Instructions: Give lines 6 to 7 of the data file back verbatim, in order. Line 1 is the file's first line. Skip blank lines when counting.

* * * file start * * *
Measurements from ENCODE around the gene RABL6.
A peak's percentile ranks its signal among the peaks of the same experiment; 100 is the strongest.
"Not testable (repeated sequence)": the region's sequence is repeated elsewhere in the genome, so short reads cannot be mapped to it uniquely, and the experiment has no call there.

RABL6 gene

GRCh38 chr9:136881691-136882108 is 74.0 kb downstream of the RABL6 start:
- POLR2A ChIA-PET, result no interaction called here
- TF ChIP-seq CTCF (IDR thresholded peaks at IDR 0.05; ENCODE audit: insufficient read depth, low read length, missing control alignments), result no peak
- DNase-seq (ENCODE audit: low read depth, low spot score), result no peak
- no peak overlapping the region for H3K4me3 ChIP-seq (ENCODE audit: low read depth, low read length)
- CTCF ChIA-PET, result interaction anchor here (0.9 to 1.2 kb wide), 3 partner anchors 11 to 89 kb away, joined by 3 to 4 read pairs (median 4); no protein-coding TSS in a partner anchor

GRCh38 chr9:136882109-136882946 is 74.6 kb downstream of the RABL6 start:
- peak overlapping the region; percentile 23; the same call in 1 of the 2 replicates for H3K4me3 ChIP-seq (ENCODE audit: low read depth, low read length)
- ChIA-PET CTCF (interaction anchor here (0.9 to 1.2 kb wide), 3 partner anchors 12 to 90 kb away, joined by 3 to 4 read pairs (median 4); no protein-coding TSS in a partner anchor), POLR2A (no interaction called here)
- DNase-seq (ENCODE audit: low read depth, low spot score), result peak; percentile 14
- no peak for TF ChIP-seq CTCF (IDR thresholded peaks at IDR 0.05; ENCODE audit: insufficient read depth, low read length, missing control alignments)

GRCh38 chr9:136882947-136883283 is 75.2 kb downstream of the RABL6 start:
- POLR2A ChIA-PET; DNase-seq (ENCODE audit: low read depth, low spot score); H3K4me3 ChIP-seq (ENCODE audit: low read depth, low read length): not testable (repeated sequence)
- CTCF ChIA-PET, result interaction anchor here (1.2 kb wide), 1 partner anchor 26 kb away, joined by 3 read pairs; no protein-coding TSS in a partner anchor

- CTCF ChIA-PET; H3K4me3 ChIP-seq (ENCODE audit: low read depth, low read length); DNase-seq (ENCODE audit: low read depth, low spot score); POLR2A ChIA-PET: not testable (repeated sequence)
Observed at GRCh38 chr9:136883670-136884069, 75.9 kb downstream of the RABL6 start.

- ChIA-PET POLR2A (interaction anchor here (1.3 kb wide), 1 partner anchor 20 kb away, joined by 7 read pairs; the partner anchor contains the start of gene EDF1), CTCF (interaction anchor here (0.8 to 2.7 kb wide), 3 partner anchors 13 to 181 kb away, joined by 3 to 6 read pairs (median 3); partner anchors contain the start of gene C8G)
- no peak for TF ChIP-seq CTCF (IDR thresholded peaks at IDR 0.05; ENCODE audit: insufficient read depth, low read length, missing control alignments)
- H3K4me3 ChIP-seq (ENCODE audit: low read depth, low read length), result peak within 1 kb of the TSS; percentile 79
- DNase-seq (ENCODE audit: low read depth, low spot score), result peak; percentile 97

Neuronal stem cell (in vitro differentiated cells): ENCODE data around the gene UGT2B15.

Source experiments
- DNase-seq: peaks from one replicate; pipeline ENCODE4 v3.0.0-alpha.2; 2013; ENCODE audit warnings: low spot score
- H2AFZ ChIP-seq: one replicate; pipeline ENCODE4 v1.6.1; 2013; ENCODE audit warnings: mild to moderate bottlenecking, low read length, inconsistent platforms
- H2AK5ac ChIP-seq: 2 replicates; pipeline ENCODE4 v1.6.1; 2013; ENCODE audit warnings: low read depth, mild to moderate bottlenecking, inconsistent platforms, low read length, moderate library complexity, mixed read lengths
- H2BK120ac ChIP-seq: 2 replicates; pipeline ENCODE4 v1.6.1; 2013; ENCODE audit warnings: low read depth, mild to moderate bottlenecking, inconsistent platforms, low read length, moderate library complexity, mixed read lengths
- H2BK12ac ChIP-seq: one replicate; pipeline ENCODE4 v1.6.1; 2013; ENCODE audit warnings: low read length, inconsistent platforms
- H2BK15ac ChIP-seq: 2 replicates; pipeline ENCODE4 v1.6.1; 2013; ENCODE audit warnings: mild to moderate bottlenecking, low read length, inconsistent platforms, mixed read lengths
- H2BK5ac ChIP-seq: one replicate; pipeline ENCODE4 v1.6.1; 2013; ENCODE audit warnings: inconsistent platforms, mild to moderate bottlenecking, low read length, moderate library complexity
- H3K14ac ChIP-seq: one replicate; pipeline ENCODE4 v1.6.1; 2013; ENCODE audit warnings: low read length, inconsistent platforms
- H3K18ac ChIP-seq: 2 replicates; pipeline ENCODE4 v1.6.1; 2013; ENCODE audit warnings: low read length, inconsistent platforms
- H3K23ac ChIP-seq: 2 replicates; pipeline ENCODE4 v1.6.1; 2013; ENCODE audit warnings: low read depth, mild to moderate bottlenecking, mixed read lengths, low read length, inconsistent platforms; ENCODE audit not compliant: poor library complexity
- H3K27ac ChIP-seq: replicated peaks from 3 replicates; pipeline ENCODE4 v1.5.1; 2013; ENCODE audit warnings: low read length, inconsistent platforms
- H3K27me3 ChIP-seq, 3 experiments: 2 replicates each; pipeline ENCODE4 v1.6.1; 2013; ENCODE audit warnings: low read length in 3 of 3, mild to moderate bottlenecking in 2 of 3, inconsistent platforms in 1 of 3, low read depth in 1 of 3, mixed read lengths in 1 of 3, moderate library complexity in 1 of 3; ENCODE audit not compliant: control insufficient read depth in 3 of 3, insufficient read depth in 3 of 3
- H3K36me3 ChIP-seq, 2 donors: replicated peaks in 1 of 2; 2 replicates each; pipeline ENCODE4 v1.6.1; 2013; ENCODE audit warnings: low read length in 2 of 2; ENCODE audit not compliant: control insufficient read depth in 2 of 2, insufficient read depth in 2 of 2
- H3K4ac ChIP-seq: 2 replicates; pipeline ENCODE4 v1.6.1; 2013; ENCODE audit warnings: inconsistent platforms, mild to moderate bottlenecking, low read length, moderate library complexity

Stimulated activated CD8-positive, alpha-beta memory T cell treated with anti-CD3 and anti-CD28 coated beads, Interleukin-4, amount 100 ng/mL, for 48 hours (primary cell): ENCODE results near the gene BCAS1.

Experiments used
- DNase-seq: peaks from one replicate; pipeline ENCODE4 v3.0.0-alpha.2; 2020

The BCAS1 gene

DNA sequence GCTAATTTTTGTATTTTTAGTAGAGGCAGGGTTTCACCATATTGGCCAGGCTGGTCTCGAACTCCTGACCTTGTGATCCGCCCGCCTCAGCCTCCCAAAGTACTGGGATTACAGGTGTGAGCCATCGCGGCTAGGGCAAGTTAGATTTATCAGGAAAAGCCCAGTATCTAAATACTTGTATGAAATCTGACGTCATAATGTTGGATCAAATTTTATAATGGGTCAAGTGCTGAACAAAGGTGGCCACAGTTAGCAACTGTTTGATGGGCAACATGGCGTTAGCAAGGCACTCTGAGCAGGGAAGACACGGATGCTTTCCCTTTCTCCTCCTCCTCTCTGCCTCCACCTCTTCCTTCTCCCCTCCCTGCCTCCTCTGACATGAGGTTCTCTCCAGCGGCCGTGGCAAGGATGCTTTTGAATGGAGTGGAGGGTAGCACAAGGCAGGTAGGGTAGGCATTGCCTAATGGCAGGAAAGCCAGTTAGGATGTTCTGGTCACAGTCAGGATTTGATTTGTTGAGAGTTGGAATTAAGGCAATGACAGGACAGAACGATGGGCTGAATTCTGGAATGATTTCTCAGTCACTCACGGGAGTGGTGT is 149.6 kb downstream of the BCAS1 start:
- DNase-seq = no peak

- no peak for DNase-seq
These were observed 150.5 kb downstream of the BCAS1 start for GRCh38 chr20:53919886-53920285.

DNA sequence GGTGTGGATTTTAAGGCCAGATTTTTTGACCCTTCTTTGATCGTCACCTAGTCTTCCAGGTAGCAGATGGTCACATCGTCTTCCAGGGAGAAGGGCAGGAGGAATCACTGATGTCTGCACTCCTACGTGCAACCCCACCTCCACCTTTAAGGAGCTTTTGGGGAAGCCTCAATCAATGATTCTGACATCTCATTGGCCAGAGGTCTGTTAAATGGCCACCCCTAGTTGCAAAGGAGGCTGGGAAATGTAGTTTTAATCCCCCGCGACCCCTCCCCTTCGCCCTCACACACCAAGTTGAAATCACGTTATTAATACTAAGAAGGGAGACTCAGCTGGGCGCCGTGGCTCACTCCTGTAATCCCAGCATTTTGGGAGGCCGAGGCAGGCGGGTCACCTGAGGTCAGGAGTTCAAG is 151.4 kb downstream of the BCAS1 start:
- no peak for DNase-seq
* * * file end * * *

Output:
- POLR2A ChIA-PET, result no interaction called here
- TF ChIP-seq CTCF (IDR thresholded peaks at IDR 0.05; ENCODE audit: insufficient read depth, low read length, missing control alignments), result no peak